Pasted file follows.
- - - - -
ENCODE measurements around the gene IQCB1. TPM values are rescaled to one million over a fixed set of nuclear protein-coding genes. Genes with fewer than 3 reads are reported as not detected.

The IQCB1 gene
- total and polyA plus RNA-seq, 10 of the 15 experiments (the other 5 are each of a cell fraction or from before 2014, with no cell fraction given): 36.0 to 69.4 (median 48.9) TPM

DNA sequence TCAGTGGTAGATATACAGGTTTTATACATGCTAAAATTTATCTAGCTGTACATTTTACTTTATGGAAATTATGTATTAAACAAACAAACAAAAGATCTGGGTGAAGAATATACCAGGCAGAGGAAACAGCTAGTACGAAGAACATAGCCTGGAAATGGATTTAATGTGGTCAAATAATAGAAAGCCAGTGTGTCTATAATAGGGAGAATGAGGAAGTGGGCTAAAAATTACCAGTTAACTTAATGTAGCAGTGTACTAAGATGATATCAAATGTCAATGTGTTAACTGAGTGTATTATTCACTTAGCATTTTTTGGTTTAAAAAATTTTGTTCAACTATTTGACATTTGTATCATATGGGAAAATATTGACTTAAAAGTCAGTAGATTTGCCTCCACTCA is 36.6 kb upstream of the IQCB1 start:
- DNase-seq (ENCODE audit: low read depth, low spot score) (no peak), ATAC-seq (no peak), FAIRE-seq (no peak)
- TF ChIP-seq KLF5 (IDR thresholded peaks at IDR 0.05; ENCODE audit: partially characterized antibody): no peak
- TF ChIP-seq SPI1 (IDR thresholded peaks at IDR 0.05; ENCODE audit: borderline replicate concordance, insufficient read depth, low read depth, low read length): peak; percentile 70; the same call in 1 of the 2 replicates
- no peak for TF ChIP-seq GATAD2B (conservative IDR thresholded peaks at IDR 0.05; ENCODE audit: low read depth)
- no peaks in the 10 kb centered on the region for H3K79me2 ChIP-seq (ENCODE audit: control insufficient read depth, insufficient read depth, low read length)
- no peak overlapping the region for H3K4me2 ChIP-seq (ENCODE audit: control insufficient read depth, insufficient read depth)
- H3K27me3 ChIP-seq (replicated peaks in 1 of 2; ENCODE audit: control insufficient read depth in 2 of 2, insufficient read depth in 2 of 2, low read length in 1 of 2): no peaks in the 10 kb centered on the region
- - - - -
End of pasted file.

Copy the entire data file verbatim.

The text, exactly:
ENCODE measurements around the gene IQCB1. TPM values are rescaled to one million over a fixed set of nuclear protein-coding genes. Genes with fewer than 3 reads are reported as not detected.

The IQCB1 gene
- total and polyA plus RNA-seq, 10 of the 15 experiments (the other 5 are each of a cell fraction or from before 2014, with no cell fraction given): 36.0 to 69.4 (median 48.9) TPM

DNA sequence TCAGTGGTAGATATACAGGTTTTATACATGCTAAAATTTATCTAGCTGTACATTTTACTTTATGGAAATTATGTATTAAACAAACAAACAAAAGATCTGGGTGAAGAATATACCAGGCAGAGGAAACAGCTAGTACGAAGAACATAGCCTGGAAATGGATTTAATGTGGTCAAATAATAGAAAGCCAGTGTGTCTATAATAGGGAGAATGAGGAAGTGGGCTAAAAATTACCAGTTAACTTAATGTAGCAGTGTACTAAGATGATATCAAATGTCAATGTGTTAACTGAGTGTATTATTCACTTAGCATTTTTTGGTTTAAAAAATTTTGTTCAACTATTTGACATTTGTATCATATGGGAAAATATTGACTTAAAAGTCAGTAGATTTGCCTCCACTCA is 36.6 kb upstream of the IQCB1 start:
- DNase-seq (ENCODE audit: low read depth, low spot score) (no peak), ATAC-seq (no peak), FAIRE-seq (no peak)
- TF ChIP-seq KLF5 (IDR thresholded peaks at IDR 0.05; ENCODE audit: partially characterized antibody): no peak
- TF ChIP-seq SPI1 (IDR thresholded peaks at IDR 0.05; ENCODE audit: borderline replicate concordance, insufficient read depth, low read depth, low read length): peak; percentile 70; the same call in 1 of the 2 replicates
- no peak for TF ChIP-seq GATAD2B (conservative IDR thresholded peaks at IDR 0.05; ENCODE audit: low read depth)
- no peaks in the 10 kb centered on the region for H3K79me2 ChIP-seq (ENCODE audit: control insufficient read depth, insufficient read depth, low read length)
- no peak overlapping the region for H3K4me2 ChIP-seq (ENCODE audit: control insufficient read depth, insufficient read depth)
- H3K27me3 ChIP-seq (replicated peaks in 1 of 2; ENCODE audit: control insufficient read depth in 2 of 2, insufficient read depth in 2 of 2, low read length in 1 of 2): no peaks in the 10 kb centered on the region